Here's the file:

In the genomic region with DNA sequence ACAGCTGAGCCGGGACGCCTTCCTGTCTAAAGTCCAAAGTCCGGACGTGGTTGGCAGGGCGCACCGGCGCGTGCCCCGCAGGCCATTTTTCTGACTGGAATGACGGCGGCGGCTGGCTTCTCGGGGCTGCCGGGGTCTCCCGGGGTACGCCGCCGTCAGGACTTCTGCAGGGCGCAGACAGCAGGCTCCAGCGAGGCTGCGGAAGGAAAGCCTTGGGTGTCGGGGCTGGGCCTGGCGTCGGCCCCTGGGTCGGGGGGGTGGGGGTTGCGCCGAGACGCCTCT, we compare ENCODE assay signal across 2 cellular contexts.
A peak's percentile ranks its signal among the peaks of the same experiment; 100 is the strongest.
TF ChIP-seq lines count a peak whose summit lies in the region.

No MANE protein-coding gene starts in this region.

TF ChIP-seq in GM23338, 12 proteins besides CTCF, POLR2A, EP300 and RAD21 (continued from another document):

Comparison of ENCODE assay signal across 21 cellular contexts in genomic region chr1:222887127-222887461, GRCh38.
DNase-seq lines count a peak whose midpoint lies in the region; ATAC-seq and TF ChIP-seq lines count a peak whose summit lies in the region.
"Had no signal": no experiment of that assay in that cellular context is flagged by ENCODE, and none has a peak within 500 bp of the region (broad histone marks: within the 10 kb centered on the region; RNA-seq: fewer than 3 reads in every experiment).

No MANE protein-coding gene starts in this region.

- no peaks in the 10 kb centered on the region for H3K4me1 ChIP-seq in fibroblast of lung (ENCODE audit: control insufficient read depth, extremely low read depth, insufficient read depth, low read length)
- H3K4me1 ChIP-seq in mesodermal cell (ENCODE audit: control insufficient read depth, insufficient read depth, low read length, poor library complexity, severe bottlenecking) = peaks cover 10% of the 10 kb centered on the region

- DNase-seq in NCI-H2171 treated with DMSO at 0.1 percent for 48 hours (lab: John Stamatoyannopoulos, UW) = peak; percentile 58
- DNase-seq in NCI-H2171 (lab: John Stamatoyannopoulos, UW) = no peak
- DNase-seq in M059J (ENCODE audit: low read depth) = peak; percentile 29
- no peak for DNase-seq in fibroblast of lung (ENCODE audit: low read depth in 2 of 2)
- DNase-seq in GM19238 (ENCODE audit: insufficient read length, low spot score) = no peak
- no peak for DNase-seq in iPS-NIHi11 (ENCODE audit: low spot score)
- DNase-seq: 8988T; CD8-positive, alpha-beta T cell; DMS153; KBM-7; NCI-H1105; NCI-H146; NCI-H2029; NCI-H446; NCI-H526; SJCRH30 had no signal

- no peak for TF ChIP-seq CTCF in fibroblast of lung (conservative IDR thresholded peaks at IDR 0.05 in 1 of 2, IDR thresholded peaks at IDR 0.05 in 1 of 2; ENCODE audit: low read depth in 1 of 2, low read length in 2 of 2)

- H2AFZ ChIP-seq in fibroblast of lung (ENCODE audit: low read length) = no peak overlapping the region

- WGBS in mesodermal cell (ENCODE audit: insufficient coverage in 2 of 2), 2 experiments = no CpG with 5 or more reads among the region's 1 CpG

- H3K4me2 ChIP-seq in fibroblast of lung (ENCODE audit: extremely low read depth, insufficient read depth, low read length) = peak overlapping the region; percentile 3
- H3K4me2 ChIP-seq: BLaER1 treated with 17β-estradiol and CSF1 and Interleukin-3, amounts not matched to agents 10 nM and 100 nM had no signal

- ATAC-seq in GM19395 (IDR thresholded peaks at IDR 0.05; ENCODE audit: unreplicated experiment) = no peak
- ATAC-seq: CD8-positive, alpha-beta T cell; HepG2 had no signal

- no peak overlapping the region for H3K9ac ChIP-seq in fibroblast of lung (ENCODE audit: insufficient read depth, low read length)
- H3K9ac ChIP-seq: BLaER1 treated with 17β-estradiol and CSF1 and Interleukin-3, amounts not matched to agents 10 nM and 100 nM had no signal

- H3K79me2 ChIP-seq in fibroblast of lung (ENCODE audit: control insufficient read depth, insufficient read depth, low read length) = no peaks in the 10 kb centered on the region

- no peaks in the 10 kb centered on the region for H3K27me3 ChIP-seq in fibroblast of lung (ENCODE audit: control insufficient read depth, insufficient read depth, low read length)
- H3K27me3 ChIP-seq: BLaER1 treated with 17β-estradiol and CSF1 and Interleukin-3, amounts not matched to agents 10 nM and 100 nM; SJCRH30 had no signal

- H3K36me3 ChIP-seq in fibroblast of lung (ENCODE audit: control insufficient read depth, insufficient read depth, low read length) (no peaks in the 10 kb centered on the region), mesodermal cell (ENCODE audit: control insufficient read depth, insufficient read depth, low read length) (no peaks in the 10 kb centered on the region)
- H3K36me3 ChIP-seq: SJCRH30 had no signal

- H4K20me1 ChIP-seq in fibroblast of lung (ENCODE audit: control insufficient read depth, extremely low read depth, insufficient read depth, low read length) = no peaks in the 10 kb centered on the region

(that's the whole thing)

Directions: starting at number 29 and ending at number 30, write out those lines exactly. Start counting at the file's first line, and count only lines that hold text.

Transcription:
- no peaks in the 10 kb centered on the region for H3K27me3 ChIP-seq in fibroblast of lung (ENCODE audit: control insufficient read depth, insufficient read depth, low read length)
- H3K27me3 ChIP-seq: BLaER1 treated with 17β-estradiol and CSF1 and Interleukin-3, amounts not matched to agents 10 nM and 100 nM; SJCRH30 had no signal